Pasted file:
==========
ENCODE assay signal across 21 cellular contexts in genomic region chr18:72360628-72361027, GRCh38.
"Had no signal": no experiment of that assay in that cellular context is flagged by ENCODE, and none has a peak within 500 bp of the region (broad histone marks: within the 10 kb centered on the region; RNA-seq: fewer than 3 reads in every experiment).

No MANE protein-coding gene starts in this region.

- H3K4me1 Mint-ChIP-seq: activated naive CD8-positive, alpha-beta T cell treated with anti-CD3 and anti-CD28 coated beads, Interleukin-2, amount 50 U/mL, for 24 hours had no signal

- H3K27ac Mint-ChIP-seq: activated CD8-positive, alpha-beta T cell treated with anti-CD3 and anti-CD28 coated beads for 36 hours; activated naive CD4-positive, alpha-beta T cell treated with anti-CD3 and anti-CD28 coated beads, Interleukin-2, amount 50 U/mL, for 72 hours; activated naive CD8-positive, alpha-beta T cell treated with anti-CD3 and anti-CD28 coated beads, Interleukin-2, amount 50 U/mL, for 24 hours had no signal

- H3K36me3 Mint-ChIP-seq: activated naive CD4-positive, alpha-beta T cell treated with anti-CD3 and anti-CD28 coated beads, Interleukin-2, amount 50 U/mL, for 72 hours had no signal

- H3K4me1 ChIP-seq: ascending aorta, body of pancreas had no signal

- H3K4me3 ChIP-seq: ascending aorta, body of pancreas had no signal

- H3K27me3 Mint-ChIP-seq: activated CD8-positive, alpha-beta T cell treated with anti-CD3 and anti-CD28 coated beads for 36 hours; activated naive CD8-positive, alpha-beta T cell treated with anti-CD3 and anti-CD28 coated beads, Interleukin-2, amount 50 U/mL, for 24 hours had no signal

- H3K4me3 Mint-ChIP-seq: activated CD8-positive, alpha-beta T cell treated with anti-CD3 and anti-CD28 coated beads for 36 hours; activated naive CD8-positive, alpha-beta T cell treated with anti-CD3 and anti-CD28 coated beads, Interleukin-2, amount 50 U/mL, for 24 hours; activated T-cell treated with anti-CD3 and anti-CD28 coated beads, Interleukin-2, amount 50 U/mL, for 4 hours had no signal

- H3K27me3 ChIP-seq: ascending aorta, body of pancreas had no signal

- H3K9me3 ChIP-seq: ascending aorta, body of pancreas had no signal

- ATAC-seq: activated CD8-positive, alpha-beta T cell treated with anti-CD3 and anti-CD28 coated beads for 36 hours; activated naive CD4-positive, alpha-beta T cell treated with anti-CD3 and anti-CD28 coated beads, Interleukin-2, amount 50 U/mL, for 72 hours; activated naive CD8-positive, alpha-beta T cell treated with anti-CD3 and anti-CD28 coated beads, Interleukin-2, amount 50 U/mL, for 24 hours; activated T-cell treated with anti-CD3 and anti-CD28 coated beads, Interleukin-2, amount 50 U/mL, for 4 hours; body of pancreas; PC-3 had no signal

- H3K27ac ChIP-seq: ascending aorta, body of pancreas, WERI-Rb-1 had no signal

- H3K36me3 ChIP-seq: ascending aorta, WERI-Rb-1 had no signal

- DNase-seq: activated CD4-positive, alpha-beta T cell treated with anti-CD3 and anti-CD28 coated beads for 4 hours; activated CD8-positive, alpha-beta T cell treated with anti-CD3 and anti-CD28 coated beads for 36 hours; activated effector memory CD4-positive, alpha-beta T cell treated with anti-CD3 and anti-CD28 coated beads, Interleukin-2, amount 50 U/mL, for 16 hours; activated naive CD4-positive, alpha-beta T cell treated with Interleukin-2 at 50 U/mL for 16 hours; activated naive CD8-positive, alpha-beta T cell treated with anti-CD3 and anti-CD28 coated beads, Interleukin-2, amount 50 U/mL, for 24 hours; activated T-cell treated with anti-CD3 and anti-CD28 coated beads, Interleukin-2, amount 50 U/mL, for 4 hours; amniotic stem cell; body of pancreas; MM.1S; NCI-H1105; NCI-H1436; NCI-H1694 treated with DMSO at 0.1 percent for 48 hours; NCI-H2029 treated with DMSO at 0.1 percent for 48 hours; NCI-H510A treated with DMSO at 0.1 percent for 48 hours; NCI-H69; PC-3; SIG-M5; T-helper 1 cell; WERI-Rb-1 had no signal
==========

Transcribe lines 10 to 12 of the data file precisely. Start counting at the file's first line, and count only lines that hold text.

- H3K4me3 Mint-ChIP-seq: activated CD8-positive, alpha-beta T cell treated with anti-CD3 and anti-CD28 coated beads for 36 hours; activated naive CD8-positive, alpha-beta T cell treated with anti-CD3 and anti-CD28 coated beads, Interleukin-2, amount 50 U/mL, for 24 hours; activated T-cell treated with anti-CD3 and anti-CD28 coated beads, Interleukin-2, amount 50 U/mL, for 4 hours had no signal

- H3K27me3 ChIP-seq: ascending aorta, body of pancreas had no signal

- H3K9me3 ChIP-seq: ascending aorta, body of pancreas had no signal